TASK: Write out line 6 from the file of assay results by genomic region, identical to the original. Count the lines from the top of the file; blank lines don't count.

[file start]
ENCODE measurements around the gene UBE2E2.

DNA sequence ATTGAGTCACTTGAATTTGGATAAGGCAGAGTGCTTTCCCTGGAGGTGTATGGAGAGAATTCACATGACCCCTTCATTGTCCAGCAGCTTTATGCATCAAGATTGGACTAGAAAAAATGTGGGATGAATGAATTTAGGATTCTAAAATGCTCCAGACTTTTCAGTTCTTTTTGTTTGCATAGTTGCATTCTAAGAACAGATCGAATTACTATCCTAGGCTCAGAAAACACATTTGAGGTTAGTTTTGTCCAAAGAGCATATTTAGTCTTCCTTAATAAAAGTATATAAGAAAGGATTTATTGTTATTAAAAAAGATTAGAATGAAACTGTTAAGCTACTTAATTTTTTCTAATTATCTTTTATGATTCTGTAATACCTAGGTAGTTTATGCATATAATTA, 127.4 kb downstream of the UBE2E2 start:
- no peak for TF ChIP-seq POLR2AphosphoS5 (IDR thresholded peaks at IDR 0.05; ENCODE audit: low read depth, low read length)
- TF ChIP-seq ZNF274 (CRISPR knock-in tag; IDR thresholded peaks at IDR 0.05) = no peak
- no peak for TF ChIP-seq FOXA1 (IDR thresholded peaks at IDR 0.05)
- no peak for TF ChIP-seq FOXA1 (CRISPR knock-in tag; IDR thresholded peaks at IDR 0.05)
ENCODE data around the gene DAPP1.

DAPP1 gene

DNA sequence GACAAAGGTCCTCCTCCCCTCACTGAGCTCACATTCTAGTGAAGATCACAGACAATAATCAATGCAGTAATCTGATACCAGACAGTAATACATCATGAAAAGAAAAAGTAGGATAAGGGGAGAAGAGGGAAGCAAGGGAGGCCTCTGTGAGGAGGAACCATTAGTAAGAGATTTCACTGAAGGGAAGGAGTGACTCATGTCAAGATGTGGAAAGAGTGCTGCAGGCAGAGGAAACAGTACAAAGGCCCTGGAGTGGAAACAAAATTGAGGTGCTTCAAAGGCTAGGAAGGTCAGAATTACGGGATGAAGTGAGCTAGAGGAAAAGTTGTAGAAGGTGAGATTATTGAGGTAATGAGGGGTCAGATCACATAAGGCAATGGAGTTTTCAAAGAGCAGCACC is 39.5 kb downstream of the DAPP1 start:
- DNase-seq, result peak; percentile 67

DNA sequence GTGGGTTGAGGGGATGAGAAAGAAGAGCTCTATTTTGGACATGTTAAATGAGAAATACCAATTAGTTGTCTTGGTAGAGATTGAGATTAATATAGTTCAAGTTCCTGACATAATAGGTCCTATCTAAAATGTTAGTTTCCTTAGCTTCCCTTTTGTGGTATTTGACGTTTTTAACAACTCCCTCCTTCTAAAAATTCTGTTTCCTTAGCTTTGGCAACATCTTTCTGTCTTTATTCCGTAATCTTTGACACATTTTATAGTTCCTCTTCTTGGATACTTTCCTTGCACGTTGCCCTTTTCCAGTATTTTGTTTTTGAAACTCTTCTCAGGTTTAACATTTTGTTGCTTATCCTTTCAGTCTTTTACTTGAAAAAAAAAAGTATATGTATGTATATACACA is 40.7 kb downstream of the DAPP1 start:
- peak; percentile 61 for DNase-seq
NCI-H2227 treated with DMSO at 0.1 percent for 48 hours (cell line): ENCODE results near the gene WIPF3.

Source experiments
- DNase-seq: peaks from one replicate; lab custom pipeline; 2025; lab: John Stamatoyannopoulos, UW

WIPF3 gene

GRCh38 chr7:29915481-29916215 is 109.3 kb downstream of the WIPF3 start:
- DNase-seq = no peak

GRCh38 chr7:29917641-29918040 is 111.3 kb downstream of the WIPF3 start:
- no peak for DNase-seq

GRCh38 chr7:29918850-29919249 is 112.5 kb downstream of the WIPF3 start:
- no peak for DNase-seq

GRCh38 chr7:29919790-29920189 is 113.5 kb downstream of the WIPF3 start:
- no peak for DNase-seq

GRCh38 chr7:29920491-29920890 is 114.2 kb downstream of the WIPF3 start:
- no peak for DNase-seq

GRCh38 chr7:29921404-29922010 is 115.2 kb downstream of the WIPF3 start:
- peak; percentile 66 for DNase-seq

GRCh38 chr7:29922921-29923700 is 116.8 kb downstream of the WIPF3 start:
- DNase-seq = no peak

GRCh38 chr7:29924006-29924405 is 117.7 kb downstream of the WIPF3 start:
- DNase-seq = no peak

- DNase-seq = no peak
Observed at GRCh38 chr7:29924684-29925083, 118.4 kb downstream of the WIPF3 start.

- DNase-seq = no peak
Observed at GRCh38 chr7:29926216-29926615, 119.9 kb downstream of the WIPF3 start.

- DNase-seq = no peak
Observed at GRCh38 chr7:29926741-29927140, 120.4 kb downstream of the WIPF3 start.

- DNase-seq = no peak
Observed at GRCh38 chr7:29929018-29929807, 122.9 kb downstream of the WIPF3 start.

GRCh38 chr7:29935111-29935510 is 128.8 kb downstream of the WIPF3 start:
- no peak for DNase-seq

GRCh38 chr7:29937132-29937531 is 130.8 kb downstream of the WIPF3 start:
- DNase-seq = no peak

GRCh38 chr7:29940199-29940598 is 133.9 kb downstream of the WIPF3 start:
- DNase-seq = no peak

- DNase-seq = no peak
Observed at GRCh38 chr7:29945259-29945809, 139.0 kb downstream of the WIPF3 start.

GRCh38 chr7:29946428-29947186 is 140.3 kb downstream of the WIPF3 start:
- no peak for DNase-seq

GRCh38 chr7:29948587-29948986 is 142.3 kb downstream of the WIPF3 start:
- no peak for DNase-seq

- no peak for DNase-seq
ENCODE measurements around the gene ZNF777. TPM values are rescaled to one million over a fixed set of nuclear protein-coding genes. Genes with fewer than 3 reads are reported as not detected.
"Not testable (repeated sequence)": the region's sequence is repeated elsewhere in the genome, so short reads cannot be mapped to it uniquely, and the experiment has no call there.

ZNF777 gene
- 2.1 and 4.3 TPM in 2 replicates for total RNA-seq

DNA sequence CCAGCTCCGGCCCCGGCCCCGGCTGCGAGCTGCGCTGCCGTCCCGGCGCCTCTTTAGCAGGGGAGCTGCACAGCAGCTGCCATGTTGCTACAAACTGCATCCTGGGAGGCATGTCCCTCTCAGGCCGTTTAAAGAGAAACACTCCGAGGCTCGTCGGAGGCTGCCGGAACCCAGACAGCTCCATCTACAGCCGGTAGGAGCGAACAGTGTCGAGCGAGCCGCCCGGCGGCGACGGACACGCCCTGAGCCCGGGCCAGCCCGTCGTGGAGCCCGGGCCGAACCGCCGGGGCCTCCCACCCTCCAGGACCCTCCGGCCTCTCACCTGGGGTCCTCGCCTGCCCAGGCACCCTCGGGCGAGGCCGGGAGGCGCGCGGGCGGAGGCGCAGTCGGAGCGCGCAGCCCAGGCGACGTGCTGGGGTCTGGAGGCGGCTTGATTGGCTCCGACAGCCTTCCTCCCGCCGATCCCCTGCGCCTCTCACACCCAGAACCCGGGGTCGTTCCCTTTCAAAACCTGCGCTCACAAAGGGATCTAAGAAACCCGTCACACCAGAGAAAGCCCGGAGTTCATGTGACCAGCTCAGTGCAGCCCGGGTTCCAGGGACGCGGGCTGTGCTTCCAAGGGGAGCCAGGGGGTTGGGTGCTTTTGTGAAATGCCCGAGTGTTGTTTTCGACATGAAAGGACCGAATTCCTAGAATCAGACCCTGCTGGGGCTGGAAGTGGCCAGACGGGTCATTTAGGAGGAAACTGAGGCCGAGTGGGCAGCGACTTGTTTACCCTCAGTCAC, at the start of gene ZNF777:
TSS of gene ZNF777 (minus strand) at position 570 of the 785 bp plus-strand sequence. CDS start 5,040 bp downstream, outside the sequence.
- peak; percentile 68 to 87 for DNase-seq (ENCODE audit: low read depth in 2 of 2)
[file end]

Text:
- no peak for TF ChIP-seq FOXA1 (CRISPR knock-in tag; IDR thresholded peaks at IDR 0.05)